S Africa to slow down ties with Israel: FM

South Africa's Foreign Minister Maite Nkoana-Mashabane says her country has decided to “slow down” its ties with the Israeli regime in solidarity with the Palestinian cause.

“Ministers of South Africa do not visit Israel currently. Even the Jewish Board of Deputies that we engage with here, they know why our ministers are not going to Israel,” Nkoana-Mashabane, who is a member of the ruling African National Congress (ANC), said at a South African trade union meeting on Friday.

“Our Palestinian friends have never asked us to disengage with Israel [through cutting diplomatic relations]. They had asked us in formal meetings to not engage with the regime. We have agreed to slow down and curtail senior leadership contact with that regime until things begin to look better,” she said.

Nkoana-Mashabane also expressed her solidarity with the Palestinians, saying, “The struggle of the people of Palestine is our struggle.”

South Africa and Israeli regime have recently had increasingly strained relations.

The South African minister also criticized the Israeli regime’s plan to build new illegal settler units in East al-Quds (Jerusalem).

“That arrangement there in Palestine keeps us awake,” she said.

“The last time I looked at the map of Palestine, I could not go to sleep. Its dots, smaller than those of the homelands,” she added, referring to the former homelands in her country which were also known as bantustans set up under apartheid to give blacks a sense of autonomy.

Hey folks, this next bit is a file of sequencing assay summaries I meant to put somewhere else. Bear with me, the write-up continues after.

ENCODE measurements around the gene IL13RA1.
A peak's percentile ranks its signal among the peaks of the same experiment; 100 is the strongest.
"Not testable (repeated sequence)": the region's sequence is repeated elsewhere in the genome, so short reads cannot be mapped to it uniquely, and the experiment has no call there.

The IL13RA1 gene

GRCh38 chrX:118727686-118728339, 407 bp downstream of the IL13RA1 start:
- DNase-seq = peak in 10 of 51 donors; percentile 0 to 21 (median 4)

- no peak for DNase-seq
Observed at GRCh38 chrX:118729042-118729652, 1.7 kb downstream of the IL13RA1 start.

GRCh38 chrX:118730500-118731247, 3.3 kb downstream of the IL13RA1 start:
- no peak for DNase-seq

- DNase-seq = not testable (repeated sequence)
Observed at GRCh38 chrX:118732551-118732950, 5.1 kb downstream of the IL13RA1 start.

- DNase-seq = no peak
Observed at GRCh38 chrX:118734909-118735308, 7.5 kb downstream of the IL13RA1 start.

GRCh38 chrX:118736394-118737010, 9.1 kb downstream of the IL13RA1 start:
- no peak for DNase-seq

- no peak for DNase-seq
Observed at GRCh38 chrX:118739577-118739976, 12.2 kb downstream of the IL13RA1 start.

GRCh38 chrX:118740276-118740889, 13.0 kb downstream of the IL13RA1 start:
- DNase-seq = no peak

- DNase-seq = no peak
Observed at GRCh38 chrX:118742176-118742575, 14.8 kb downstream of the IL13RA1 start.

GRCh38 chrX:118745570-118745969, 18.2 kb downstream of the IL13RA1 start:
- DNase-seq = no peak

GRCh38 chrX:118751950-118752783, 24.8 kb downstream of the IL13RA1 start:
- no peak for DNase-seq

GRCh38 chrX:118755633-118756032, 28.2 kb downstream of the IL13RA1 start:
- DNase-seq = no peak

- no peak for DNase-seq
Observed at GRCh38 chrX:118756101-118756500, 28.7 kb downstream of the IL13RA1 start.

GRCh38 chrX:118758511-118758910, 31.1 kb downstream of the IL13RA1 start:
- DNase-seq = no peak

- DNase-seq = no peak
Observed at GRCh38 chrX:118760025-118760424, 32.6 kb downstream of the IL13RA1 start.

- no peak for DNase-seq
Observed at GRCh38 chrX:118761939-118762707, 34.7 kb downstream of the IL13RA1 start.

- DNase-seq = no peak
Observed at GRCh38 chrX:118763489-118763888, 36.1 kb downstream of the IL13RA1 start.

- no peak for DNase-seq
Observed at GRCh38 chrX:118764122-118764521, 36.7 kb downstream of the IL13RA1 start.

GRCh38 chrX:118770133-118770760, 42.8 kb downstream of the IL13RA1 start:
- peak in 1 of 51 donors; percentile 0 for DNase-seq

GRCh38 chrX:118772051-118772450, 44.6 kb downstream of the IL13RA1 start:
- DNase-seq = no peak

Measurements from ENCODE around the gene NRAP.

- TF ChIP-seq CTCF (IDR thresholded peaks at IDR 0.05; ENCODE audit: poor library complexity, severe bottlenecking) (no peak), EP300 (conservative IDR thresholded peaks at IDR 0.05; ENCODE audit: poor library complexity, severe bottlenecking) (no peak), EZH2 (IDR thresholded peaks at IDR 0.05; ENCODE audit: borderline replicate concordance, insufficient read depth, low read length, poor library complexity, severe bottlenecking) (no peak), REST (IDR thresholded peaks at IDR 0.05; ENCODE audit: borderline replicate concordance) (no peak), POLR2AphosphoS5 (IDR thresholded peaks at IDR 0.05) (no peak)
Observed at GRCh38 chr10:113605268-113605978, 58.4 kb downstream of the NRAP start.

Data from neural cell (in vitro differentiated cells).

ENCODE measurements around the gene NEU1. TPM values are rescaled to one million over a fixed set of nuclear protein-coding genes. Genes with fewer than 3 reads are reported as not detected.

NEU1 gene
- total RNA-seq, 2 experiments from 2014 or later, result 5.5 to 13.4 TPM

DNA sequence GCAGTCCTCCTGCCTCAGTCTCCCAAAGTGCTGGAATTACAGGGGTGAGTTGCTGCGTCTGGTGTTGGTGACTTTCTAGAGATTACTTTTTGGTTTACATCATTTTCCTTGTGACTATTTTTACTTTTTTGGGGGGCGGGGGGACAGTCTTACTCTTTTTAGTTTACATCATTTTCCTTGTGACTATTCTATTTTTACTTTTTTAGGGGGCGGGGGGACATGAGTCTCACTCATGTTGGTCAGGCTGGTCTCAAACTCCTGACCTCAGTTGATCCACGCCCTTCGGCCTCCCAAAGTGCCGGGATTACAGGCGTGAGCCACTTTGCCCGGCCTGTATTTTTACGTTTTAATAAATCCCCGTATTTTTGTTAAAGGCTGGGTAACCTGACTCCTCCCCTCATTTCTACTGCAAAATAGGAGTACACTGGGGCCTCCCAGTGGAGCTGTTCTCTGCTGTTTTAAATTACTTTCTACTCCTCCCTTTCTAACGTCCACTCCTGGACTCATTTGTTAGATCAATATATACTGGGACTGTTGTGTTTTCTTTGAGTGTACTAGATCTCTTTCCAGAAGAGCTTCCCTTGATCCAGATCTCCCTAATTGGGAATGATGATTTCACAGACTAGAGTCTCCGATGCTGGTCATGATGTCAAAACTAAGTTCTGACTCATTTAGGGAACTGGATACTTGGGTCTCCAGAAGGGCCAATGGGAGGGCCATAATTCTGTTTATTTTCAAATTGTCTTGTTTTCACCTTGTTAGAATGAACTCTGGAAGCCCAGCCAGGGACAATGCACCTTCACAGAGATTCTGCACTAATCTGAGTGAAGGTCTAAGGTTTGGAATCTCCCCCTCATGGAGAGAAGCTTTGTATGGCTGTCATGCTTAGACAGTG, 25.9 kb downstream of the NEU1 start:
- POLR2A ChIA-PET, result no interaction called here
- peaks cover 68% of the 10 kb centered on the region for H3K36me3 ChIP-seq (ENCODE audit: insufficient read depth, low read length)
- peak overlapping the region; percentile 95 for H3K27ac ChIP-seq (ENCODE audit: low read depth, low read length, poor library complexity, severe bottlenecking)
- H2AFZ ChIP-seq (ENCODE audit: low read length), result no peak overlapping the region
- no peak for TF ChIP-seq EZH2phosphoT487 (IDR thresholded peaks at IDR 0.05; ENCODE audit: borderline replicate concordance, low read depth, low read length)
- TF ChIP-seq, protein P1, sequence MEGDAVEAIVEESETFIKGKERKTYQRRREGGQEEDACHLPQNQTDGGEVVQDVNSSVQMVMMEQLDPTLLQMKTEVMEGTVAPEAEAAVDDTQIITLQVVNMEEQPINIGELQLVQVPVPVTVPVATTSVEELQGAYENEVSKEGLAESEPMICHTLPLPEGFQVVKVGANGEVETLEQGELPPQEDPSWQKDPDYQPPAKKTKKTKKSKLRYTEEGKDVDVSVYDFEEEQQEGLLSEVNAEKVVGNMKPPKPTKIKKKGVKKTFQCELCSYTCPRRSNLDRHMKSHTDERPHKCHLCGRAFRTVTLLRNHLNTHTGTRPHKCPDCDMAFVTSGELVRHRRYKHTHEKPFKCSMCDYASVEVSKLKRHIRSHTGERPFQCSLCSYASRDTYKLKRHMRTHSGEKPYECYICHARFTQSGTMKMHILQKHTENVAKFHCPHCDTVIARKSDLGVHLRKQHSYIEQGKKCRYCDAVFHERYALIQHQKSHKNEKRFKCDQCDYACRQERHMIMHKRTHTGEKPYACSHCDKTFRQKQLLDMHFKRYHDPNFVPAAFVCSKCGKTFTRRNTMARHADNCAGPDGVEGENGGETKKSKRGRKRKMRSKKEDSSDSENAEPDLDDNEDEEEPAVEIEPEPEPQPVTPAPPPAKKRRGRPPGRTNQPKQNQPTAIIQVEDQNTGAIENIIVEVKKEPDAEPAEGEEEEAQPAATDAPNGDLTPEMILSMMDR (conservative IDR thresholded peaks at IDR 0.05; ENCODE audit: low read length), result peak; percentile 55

On October 30, Israeli Prime Minister Benjamin Netanyahu and Interior Minister Gideon Sa'ar have approved the expansion of the illegal settler units in a settlement known as Ramat Shlomo in East al-Quds.

On the same day, UN Secretary-General Ban Ki-moon “deplored” the Israeli regime's plan, while UN spokesman Martin Nesirky said, “Settlement activity is contrary to international law and constitutes an obstacle to peace.”

Meanwhile, UN Special Rapporteur Richard Falk said if renewed talks between the Palestinian Authority (PA) and the Tel Aviv regime fails, the United Nations General Assembly should seek an opinion from the International Court of Justice on “the legal consequences of Israel's occupation” of Palestinian lands.

The Israeli regime has been under fire from the international community, including its own allies, over its expansionist policies.

However, the Tel Aviv regime defies calls to abandon its illegal settlement activities.

Over half a million Israelis live in more than 120 settlements built since Israel’s occupation of the Palestinian territories of the West Bank and East al-Quds in 1967.

The UN and most countries regard the Israeli settlements as illegal because the territories were captured by Israel in a war in 1967 and are thus subject to the Geneva Conventions, which forbids construction on occupied lands.